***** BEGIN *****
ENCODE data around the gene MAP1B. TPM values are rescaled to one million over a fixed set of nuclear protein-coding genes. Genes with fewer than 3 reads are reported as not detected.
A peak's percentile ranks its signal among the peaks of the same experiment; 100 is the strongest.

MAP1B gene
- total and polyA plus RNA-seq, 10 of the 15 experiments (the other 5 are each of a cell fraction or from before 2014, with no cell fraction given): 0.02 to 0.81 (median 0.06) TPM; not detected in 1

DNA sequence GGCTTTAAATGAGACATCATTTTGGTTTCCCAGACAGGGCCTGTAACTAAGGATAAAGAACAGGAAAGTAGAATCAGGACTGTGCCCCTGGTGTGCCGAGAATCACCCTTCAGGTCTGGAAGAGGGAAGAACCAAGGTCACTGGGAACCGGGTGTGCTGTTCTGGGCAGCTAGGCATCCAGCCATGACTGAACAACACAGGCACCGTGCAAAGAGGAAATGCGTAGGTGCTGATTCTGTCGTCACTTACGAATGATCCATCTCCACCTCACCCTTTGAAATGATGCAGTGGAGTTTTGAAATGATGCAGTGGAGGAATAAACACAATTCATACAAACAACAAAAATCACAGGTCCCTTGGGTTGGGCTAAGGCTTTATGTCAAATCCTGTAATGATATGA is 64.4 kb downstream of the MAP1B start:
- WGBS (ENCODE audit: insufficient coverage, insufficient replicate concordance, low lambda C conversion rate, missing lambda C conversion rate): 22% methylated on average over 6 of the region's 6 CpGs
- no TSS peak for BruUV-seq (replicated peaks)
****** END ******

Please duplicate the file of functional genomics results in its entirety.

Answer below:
ENCODE data around the gene MAP1B. TPM values are rescaled to one million over a fixed set of nuclear protein-coding genes. Genes with fewer than 3 reads are reported as not detected.
A peak's percentile ranks its signal among the peaks of the same experiment; 100 is the strongest.

MAP1B gene
- total and polyA plus RNA-seq, 10 of the 15 experiments (the other 5 are each of a cell fraction or from before 2014, with no cell fraction given): 0.02 to 0.81 (median 0.06) TPM; not detected in 1

DNA sequence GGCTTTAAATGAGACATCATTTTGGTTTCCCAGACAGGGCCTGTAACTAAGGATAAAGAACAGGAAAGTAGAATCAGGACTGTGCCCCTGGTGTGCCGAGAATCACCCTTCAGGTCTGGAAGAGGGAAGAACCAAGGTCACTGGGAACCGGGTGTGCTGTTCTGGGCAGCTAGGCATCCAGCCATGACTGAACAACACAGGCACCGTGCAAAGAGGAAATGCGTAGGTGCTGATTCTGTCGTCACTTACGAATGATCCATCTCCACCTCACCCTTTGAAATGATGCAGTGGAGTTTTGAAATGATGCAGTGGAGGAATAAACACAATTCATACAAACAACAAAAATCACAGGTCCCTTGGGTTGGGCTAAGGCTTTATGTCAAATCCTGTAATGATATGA is 64.4 kb downstream of the MAP1B start:
- WGBS (ENCODE audit: insufficient coverage, insufficient replicate concordance, low lambda C conversion rate, missing lambda C conversion rate): 22% methylated on average over 6 of the region's 6 CpGs
- no TSS peak for BruUV-seq (replicated peaks)